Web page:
Imagine personal hover cars and other small flying transports navigating the skies just above major cities. It may sound like the backdrop for a science fiction movie or an episode of Star Trek, but as aircraft designs and technology continue to evolve, we are moving ever closer to that reality.
The fledgling Urban Air Mobility sector is advocating for the use of specialized low-altitude aircraft to move passengers and cargo across the skies over densely populated areas. This means everything from flying taxis to expanded drone parcel delivery service and even emergency medical response.
Interest in this sector has grown substantially in recent years and is continuing to expand as we all dream of a world with urban air taxis flying us smoothly over the backlog of rush hour ground traffic below while generating a smaller carbon footprint. When that dream becomes a reality, it will be thanks to eVTOL aircraft technology.
What does eVTOL stand for?
The acronym eVTOL stands for electric vertical take-off and landing. Many pilots are already familiar with VTOL (vertical takeoff and landing) crafts, and the flight characteristics of eVTOL aircraft are similar. Both VTOL and eVTOL are designed to hover, takeoff, and land vertically without the need for a runway. The difference is that eVTOL craft do so using electrical propulsion much like a scaled-up version of a drone.
How does eVTOL work?
eVTOL aircraft are powered by an electric form of propulsion. Today’s prototype models typically use multiple advanced lithium-ion batteries to support short-distance flights of 50-200 miles. Battery modules are distributed into packs which run in parallel to power eVTOL aircraft.
Fast charging technology will also come into play to get aircraft back in the air quickly after each flight. For example, Lilium, one of the industry leaders, is targeting a battery system that can recharge to 80 percent in just 15 minutes and 100 percent in 30 minutes.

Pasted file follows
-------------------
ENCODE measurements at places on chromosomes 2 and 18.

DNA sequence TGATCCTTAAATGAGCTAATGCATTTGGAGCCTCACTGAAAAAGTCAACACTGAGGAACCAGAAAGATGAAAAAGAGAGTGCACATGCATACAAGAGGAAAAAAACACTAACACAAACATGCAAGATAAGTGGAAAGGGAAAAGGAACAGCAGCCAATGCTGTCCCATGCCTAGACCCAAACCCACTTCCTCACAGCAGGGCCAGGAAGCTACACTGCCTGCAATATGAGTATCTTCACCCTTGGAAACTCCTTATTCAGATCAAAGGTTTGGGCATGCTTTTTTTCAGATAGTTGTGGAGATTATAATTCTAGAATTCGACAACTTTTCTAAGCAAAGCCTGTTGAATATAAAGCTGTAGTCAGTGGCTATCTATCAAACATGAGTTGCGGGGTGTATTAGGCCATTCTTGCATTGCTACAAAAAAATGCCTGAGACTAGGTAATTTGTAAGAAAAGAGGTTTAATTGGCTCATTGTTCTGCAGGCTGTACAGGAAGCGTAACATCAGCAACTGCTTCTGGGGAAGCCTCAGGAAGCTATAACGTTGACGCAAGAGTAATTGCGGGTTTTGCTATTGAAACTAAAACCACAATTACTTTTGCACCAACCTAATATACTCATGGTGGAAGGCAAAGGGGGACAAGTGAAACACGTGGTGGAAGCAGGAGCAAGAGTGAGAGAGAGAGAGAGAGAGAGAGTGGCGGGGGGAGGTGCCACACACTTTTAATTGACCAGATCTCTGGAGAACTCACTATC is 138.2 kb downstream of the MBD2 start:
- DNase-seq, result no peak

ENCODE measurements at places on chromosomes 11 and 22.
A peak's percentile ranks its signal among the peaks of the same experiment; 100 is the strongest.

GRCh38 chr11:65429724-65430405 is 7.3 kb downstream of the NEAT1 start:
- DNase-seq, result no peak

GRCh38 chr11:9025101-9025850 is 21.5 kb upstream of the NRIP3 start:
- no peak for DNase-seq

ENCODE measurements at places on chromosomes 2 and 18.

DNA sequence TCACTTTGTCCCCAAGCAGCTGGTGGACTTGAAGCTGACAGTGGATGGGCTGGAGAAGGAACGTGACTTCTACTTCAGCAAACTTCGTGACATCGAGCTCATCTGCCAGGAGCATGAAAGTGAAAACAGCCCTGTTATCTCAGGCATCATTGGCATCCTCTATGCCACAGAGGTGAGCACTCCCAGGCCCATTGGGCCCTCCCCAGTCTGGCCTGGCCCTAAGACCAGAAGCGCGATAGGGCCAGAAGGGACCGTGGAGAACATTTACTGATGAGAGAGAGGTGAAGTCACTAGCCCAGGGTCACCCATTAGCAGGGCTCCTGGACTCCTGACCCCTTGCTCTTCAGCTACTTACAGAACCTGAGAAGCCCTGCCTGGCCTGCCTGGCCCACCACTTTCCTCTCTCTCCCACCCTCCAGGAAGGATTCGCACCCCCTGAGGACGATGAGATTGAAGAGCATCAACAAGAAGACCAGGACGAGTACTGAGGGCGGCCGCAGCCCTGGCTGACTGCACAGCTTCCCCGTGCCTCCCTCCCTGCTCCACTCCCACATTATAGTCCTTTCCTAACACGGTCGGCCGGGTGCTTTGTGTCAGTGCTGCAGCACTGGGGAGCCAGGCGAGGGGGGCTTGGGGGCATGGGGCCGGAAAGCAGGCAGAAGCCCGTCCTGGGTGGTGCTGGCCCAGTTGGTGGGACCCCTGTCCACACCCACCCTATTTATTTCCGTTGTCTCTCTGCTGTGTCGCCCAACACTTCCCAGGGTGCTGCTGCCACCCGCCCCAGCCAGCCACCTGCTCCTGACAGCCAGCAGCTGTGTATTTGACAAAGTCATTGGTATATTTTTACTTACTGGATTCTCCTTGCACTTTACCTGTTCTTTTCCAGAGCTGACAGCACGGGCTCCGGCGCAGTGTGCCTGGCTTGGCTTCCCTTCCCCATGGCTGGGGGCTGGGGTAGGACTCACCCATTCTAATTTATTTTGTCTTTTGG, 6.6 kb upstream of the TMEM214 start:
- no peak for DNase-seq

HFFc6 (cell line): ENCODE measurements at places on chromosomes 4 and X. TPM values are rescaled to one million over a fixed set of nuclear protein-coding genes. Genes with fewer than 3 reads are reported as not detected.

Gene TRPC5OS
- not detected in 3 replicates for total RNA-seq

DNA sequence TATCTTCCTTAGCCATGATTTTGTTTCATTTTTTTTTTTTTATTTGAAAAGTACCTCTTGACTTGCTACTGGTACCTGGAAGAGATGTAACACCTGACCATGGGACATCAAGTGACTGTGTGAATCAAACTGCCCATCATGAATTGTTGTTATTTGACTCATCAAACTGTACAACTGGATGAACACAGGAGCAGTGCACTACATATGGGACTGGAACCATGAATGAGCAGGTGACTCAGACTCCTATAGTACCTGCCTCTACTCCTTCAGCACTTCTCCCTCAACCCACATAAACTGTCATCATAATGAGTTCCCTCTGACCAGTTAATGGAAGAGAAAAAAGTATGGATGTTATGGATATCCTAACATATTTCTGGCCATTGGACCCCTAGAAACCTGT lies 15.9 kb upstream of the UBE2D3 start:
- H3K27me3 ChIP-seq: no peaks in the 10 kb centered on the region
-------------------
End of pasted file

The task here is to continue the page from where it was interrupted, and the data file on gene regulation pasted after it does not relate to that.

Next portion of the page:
eVTOL craft have unique flying characteristics since they take off in helicopter mode, transition into airplane mode for flight, and then land in helicopter mode again. This allows eVTOL craft to take off and land in smaller spaces without runways.
How large is the eVTOL market?
Fortune Business Insights estimates that the global eVTOL market was $1.11 billion in 2020 and $5.41 billion in 2021. It is projected to grow to $23.21 billion by 2028, with investors eager to get in on the ground floor of the burgeoning new technology.
What companies are designing eVTOL aircraft?
The list of eVTOL companies includes dedicated eVTOL-focused businesses plus backing from some of the most well-established names in aviation and transportation. In December 2021, Reuters reported that Boeing, Embraer, Airbus, United Airlines, Toyota Motor Corporation, and Stellantis were all investing funds into eVTOL development. Many of these larger corporations are participating in the fledgling industry by financially backing the top eVTOL developers listed below.
This UK company launched its VX4 eVTOL aircraft in 2020 and has already secured more than 1,350 pre-orders. Backers include American Airlines and Honeywell International. The Vertical Aerospace VX4 has a maximum speed of 202 mph and can carry 4 passengers plus the pilot.
This California developer’s first eVTOL craft, the S4, is in the FAA certification process now and has already become the first eVTOL aircraft to receive airworthiness certification from the U.S. Air Force. The performance is rumored to be similar to the Vertical Aerospace VX4 with a top speed of around 200 mph and the capacity for 4 passengers in addition to the pilot. Joby has solid financial backing from Toyota and was the first large eVTOL developer to become a publicly traded company.